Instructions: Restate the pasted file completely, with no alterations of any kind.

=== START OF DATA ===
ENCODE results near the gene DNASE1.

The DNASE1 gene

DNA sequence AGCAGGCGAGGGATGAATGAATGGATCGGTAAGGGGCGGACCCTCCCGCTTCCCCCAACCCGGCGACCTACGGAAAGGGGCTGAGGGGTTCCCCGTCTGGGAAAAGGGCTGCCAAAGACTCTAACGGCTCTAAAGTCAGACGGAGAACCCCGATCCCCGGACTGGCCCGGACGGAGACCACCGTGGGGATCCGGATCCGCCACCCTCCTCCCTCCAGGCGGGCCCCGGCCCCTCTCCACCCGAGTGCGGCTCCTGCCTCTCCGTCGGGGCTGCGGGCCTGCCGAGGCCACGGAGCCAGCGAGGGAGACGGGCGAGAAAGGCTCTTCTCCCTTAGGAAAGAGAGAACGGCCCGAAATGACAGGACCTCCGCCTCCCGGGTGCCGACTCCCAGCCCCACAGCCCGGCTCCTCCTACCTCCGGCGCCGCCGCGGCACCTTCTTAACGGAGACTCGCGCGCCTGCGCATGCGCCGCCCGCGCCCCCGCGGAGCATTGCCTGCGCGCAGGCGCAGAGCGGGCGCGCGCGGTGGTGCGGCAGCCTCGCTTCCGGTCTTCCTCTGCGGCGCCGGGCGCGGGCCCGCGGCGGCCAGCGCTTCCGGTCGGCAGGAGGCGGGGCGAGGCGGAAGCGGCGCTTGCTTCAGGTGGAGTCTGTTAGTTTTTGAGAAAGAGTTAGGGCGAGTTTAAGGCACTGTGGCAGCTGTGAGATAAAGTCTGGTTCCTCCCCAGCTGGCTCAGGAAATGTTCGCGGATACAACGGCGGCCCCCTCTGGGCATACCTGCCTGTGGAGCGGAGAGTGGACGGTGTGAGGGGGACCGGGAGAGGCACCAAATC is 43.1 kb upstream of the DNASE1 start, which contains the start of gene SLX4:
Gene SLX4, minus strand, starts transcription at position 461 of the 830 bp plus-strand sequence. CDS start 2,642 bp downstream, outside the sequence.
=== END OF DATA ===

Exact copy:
ENCODE results near the gene DNASE1.

The DNASE1 gene

DNA sequence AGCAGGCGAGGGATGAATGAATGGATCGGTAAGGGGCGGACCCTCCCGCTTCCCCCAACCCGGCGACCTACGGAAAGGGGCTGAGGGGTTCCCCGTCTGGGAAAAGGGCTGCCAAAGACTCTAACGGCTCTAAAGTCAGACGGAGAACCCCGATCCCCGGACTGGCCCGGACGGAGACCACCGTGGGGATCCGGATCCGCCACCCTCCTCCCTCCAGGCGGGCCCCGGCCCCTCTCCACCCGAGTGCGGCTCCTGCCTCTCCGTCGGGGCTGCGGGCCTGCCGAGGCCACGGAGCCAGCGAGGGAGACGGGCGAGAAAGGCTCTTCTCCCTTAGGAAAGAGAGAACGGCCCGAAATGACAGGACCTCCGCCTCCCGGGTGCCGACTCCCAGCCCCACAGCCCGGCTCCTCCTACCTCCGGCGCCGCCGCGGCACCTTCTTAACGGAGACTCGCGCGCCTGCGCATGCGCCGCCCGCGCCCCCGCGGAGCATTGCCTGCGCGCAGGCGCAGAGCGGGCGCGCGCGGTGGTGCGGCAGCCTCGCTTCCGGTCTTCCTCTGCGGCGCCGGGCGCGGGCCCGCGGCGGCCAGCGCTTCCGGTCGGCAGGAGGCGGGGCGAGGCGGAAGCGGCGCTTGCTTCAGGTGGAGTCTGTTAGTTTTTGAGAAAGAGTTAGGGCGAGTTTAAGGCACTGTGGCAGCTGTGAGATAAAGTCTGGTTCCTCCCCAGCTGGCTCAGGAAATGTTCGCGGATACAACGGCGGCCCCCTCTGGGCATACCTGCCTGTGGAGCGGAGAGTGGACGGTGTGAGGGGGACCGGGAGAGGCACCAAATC is 43.1 kb upstream of the DNASE1 start, which contains the start of gene SLX4:
Gene SLX4, minus strand, starts transcription at position 461 of the 830 bp plus-strand sequence. CDS start 2,642 bp downstream, outside the sequence.